Welcome to Walkerville


Brandon Buck

The mainstream media would have you believe Walkerville constitutes a major protest. A kind of winter protest 2.0. Using such exalted language as “thousands descend upon the Capitol” or the Capitol grounds are “flooded with protestors,” the media has consistently portrayed the Walkerville demonstration as a massive event, a grand spectacle of spontaneous democracy worthy of our highest respect and veneration.

But in fact what is most striking about the current protest is just how listless, disenchanting, tired, vacant and unemotional the whole thing is. The electricity is gone. Fatigue has set in. A general malaise hangs over the Capitol, and even the protesters themselves appear bored with their own rhetoric; at this point they are just going through the motions.

Middle of the day Tuesday approximately ten tents speckled the sun-baked sidewalks surrounding the Madison Capitol. Only ten. To be fair, city officials keep the sidewalks clear during business hours to ensure the protests do not impede local productivity, but even by 11 pm a mere twenty additional tents lined up.

Because tents flank both sides of the outdoor dining patio belonging to The Coopers Tavern, a popular bar on Mifflin Street, we wanted to find out how Walkerville was affecting business. The bartender on duty, Adam Ginsberg, a graduate of The University of Wisconsin-Madison, said that the bar remains “pretty crowded regardless [of the protest] — this is a popular place.” Ginsberg said that the protestors can sometimes “get kind of self righteous” and added that he did not understand the point of Walkerville.

“At this point, what are they really doing to further their cause,” he said.

Each night organized events are planned by various groups to highlight perceived “social injustices” perpetuated by Governor Scott Walker and other Republican state representatives. To be sure, these are not spontaneous outbursts of democratic fervor, as the mainstream media suggests. Instead, these events are obviously highly choreographed, rehearsed performances put on by representatives that are paid by the unions.

The Wisconsin Network for Peace and Justice hosted a “Solidarity Sing Along,” where protestors sang historically revolutionary and subversive anthems such as, “I’m stickin’ to the Union,” “There is Power in the Union,” “Keep Your Eyes on the Prize,” and “Have You Ever Been to Jail for Justice?” The sing along began with a spiritless motley crew half-heartedly lipping the lyrics to a modified version of “We Shall Overcome”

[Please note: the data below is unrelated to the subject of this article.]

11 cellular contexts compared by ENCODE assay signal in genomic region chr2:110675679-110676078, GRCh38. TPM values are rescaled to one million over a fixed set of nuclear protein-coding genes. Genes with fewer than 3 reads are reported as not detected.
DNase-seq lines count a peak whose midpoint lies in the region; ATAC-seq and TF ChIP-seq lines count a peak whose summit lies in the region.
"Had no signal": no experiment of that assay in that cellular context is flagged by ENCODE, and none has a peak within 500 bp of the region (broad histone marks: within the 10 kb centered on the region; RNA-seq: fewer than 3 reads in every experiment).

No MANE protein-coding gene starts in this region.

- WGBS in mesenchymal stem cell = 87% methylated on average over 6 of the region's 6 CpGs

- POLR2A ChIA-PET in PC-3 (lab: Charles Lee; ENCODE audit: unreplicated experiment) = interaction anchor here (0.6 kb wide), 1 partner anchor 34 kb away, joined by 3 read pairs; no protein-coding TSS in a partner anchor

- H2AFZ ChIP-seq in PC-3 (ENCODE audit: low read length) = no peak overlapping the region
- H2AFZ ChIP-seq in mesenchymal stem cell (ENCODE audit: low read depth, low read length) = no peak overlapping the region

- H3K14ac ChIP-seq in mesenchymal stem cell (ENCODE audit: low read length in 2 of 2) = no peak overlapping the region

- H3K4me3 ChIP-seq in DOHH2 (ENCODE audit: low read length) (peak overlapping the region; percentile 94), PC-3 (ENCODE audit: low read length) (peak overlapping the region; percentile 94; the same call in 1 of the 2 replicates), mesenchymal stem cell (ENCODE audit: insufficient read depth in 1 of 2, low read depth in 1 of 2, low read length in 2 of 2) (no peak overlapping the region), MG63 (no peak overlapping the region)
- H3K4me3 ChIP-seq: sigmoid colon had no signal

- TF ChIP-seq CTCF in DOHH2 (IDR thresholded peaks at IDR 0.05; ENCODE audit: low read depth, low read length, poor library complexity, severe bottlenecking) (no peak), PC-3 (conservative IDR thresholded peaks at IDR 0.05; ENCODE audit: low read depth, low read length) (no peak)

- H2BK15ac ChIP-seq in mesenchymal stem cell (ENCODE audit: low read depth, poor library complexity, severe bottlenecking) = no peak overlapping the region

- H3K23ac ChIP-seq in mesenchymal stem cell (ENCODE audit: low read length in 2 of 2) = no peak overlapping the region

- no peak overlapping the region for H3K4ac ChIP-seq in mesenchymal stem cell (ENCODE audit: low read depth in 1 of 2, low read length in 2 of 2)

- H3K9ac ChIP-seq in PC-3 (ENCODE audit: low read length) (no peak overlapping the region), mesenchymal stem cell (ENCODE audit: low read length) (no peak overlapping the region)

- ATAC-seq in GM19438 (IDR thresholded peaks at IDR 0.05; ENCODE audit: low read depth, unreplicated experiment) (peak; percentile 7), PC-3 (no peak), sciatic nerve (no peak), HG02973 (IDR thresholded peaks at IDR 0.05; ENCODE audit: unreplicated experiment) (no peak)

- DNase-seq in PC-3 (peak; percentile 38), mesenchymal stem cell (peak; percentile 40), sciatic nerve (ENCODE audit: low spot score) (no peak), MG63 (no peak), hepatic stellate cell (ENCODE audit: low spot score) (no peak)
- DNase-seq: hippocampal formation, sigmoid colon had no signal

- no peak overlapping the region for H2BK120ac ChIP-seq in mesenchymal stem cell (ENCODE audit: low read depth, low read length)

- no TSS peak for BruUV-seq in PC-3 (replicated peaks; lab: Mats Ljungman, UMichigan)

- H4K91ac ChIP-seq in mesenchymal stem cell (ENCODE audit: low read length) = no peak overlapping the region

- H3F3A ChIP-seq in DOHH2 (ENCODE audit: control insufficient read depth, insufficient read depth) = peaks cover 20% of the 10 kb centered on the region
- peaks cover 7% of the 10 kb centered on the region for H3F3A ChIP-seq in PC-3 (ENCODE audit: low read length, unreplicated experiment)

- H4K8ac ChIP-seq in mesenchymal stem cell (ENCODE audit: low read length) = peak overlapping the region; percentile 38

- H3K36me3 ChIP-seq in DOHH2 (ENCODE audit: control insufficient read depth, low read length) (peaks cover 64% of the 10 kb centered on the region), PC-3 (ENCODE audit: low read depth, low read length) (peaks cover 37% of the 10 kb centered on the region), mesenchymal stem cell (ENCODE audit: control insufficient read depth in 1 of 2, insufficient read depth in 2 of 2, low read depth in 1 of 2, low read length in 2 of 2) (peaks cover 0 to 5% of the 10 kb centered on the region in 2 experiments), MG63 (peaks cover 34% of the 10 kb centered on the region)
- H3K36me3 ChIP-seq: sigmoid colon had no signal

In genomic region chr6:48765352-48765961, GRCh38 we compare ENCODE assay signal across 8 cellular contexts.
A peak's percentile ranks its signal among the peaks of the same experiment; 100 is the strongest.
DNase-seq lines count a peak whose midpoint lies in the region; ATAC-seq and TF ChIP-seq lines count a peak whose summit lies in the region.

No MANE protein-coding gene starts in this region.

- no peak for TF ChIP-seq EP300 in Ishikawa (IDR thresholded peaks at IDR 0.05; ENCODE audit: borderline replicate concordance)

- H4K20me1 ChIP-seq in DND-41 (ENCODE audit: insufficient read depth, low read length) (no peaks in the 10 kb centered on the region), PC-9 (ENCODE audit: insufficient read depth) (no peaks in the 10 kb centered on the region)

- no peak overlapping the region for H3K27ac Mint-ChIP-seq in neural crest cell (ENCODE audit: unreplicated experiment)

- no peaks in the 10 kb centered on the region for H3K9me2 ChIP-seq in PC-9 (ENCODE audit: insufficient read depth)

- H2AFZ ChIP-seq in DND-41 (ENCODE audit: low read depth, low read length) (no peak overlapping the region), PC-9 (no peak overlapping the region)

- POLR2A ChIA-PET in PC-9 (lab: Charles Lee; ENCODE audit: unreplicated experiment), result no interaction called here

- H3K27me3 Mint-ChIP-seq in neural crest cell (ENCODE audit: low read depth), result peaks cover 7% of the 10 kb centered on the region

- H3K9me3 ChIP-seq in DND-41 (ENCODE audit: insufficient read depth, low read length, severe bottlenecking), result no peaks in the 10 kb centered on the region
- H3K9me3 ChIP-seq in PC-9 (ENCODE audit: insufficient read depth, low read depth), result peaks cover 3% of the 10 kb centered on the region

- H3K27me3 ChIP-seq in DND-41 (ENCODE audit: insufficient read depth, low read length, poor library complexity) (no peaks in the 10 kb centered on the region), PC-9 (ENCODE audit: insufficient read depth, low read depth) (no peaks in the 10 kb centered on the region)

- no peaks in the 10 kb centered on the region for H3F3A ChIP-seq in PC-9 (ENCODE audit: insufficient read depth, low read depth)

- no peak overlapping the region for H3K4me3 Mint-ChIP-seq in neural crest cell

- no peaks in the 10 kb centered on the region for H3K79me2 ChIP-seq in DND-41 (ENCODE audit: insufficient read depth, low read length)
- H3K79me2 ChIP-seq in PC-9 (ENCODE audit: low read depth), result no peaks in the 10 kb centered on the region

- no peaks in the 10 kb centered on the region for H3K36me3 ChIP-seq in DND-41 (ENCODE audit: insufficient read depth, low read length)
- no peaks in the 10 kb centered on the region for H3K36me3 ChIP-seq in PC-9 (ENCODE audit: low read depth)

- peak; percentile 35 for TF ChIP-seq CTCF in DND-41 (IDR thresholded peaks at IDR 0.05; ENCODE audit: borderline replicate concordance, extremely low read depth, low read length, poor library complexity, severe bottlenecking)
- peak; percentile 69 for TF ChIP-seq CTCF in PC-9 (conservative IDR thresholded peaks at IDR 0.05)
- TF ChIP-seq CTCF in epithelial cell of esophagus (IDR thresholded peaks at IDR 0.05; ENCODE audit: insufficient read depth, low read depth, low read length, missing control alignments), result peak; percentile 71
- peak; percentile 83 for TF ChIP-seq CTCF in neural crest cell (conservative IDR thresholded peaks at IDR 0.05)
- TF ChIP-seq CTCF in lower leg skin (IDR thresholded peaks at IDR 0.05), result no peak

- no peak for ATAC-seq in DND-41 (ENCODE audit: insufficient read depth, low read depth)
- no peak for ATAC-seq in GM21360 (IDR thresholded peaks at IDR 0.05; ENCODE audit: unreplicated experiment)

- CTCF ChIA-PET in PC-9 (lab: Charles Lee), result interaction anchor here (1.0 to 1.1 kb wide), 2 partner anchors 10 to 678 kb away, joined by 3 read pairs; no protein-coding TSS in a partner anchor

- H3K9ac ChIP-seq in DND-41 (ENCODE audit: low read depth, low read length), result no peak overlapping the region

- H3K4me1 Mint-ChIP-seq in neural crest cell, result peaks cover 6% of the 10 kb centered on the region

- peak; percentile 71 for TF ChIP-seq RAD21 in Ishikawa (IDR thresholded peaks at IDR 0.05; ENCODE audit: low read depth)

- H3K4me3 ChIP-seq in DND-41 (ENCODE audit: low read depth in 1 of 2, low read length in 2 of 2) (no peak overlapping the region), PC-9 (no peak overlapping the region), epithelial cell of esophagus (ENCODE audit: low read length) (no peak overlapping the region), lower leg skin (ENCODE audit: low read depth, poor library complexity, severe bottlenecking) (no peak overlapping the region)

This uncomfortable performance was followed by a mock boxing match pitting the elderly, the disabled, and healthcare professionals against individuals portraying various state representatives, like Governor Walker. The mock fight was symbolic of the general theme of the day: if you support Governor Walker and the Republicans you support killing old people and poor people.

This rhetoric aligns with the larger national narrative produced by the liberal media that the Paul Ryan (R-Wisconsin) budget plan and other Republican efforts to rein-in entitlement spending amounts to killing Medicare and subsequently old sick people as a result.

But this is simply not true. In fact, as Jason Stein, Patrick Marley and Lee Bergquist of the Milwaukee Journal-Sentinel reported back in March, “[Governor Walker’s budget] would provide nearly $1.3 billion more in state money over the next two years — the biggest increase in state spending — to cover fast-growing costs in Medicaid health programs for the poor.” To suggest that Republicans simply want to kill Medicaid is unfair and dishonest.

Yet the tent-dwellers continue to beat the same, tired drum. “Most individuals and families go bankrupt because of exploding healthcare bills that are impossible to pay,” a protestor who goes simply by “Fred” told Media Trackers. What is interesting is that these people can understand how individuals and families go bankrupt because of bills that are impossible to pay, but apparently do not see how the same thing happens to a state government.

Welcome to Walkerville.

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